Of acoustics and avifauna: An integrative approach to avian ecology across the Southern Hemisphere
Ecological monitoring is taking on greater significance as we try to better understand and mitigate anthropogenic impacts on Earth’s ecosystems and species. This has led to the development of more effective avenues of ecological inference and means to inform them. These include birds and their ecology, which often represent wider ecological processes reliably. Birds are also relatively easily observable, and not just visually. Vocalising taxa, like birds, are suitable subjects for acoustic monitoring. This compatibility has drawn increased focus to interdisciplinarity and integrated approaches to ecological research.
In this thesis, I aimed to adopt an integrated approach to avian ecology in different ecosystems across the Southern Hemisphere, with an emphasis on (but not restricted to) acoustic monitoring. As an introductory study, I conducted a systematic review of bioacoustics literature from Africa, which, as a continent, is particularly well suited for acoustics-based biodiversity research. I reviewed 727 publications, dating back to 1953. My analyses revealed an overall exponential increase in bioacoustics research output, but notable underrepresentation of non-mammalian, non-terrestrial, conservation/human impact, and African-led studies. My results help illustrate the potential for expanding the field of bioacoustics on several levels across Africa.
Following this, I used multi-year data (2013-2018) from bird surveys in a flood-pulsed dryland wetland in southern Africa to assess the responses of seven functional groups of wetland-dependent bird to varying (remotely sensed) inundation levels and fire frequencies. I used generalised additive modelling to help predict these responses, in an attempt to relate hydrological fluctuations to ecological processes along the central channel system of Botswana’s Okavango Delta. My models robustly predicted trait-based responses of wetland-dependent birds in the delta’s interior and showcase an avenue for long-term ecological monitoring in dryland wetland systems, to support management and mitigation efforts.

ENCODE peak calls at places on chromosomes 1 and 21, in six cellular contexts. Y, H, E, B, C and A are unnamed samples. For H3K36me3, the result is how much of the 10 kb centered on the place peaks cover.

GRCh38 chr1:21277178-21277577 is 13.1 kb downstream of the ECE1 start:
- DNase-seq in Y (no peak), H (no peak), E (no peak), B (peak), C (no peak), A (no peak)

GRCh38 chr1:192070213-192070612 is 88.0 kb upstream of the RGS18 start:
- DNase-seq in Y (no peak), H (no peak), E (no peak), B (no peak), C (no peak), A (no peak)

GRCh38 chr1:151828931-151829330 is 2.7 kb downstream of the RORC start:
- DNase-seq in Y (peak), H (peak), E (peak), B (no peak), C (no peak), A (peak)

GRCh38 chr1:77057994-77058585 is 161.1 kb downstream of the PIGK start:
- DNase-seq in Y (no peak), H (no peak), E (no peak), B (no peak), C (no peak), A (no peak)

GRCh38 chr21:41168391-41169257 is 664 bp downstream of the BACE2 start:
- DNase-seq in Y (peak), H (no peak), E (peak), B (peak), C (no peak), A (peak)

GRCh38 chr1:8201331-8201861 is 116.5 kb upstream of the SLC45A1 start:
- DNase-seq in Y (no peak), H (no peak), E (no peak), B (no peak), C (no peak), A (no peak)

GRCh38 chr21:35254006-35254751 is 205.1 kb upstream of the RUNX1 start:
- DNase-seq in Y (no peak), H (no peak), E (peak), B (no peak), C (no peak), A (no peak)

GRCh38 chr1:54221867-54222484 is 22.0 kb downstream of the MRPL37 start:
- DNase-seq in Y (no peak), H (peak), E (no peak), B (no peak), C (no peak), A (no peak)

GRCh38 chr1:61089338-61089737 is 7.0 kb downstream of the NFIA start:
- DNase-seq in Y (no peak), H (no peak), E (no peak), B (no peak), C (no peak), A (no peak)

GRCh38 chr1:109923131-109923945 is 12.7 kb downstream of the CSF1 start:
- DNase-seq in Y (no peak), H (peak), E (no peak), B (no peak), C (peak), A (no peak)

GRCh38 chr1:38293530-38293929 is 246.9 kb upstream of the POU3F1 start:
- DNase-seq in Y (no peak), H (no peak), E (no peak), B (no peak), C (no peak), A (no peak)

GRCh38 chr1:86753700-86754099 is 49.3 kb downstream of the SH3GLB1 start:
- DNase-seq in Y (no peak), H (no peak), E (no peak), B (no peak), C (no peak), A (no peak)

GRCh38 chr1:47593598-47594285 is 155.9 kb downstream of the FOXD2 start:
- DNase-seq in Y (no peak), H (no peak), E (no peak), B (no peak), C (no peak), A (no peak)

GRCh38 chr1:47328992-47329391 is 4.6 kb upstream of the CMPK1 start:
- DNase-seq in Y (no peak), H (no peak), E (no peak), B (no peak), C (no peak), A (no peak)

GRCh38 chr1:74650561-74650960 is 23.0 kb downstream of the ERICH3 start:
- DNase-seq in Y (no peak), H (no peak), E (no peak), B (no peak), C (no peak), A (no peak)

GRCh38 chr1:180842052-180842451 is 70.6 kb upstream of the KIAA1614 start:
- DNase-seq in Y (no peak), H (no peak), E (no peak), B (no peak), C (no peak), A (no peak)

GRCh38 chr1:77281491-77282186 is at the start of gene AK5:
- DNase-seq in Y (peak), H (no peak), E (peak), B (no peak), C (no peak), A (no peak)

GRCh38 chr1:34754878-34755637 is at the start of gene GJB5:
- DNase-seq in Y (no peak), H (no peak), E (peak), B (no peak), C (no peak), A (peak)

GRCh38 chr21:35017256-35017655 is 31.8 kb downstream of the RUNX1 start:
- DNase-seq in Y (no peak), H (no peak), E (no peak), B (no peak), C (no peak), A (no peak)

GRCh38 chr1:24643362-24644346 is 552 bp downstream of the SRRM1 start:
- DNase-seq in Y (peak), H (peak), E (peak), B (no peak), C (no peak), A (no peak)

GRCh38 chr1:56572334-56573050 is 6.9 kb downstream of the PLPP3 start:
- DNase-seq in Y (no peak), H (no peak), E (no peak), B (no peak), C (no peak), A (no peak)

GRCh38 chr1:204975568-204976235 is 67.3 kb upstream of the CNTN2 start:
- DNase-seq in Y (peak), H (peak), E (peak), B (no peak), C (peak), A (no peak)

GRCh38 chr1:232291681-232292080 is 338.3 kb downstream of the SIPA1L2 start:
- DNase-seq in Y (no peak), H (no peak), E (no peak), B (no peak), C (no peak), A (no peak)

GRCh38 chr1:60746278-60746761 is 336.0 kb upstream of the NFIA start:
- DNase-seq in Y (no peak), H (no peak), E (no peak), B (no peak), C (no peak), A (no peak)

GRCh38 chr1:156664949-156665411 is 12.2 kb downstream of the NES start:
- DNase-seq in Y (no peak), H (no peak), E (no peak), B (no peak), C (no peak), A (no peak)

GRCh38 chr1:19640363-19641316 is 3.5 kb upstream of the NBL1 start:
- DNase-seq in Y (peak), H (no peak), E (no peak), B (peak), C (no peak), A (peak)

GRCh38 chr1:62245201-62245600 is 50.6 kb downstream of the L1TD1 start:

Finally, I used data collected from passive acoustic monitoring (PAM) and camera trap surveys to investigate the determinants of functional, phylogenetic, and taxonomic structures of bird communities in urban forest patches across Wellington City in Aotearoa New Zealand. These determinants were broadly divided into (1) forest patch characteristics and (2) relative predator abundances. I identified older forest stands, distance to a sizable ecosanctuary, and cat, possum, and rat (Rattus spp.) abundances as key determinants of urban forest bird community structures. This study presents further evidence of how functional and phylogenetic community measures can be driven by different determinants compared to taxonomic metrics. I highlight the value of these findings in an urban conservation and ecological restoration context and evaluate the use of acoustically derived bird species richness appraisal tools in urban forest habitats.
My thesis demonstrates how an integrated approach to avian ecology can help track ecological integrity and inform conservation strategies in a rapidly changing world.